Since writing the former part, I have had the pleasaur of receiving a letter, and hearing of your welfare, and am happy to hear that you are all well, and join with you in wishing you could pay me a visit with as little trouble as you had to pay my brother one, and likewise that you could bring all the remnant with you. Are glad to hear that Alice has become usefull and conducting herself properley.
I really did not think you would become such a travler in your old age. One who scarcely used to go five miles in five years.
You wish to know where Marey lot is likely to be. If you look in the sixth concession, No. 11-12-13, you will find the river running through them cross cornere. We expect John L. to get all the land on this side the river, as he has a older brother as settled on the south side, and the father sayes it will onley make too good farms on acount of the river dividing the way it does. So they will get the 600 acres between them. It is all wild land, but being so near the miils and vilige it will be valuable property.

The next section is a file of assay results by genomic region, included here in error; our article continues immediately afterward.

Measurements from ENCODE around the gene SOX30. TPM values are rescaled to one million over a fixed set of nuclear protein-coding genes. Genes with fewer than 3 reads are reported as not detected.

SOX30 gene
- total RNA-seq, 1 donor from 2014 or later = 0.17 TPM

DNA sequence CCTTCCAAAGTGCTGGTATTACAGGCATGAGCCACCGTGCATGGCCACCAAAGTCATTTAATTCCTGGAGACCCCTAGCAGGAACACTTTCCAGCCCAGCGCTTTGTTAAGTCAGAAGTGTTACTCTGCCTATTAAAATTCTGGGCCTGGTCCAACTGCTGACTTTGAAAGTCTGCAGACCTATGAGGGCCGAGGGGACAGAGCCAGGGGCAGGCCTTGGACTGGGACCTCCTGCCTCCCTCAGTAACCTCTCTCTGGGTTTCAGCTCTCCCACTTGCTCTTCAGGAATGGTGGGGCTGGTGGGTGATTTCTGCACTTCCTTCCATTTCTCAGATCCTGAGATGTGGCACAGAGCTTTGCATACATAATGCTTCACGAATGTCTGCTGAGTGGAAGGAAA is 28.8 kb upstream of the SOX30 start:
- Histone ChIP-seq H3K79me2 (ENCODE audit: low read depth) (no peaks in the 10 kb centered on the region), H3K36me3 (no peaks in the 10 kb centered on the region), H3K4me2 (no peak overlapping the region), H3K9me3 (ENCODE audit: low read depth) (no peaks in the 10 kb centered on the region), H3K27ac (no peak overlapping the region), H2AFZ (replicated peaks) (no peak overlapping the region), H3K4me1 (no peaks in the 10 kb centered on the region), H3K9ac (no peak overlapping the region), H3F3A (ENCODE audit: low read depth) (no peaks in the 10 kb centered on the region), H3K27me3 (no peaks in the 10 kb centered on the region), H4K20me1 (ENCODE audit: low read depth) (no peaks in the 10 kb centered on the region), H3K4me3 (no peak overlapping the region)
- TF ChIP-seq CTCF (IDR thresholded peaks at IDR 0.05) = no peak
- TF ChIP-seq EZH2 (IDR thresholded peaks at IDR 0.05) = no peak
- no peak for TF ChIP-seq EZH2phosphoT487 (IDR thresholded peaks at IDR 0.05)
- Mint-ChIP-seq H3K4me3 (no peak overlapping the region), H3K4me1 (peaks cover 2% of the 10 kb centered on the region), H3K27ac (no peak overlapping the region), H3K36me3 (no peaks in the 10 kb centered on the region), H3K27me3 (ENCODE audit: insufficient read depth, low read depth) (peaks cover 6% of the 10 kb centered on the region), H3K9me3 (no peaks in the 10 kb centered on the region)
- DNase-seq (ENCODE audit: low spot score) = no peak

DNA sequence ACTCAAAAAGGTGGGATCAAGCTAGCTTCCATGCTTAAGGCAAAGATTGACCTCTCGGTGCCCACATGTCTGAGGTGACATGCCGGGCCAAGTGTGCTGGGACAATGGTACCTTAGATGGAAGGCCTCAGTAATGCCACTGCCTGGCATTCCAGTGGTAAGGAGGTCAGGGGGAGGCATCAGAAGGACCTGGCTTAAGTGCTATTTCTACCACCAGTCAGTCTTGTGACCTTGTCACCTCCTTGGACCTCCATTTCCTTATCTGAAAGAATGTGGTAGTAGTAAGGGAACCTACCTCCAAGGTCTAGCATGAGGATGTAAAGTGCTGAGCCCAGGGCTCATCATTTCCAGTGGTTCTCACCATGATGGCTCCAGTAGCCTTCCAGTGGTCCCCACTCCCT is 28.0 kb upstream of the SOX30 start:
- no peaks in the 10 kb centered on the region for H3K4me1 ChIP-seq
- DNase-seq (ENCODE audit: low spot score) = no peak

I are endevouring to persuade Marey to stay with me till next fall of the year, when I believe J. father intends to let him comence for himself. He as never been from home. I expect before this reach you, the name will have changed.
We have had a sudden thaw about a week past witch has took away most of the snow, and get the saw mill going. We have sawed severell 1000 feet of boards. Plenty of sale for them in trade but no cash at present. On a low calcalation, we shall have fifteen thousand feet when the mill is paid for worth 6 dollars or 1 pound 10s a thousand. This I hope will fit us out for clothing and some other nesesarys we are in [need] of.
We have 48 yards of cloth from our own sheep.
I highley prise the book you named. The writer has such a beauty of style, and eloquence of expression that carries the reader along with him, that I scarcley no when to lay it down. Received a paper with the wheat in it. Have sent you the Examaner a month since.
Father wishes to know if our cows suply us with butter. We had plenty all sumer, and a little to sell, but we did not put aney down for the winter, so we are without now.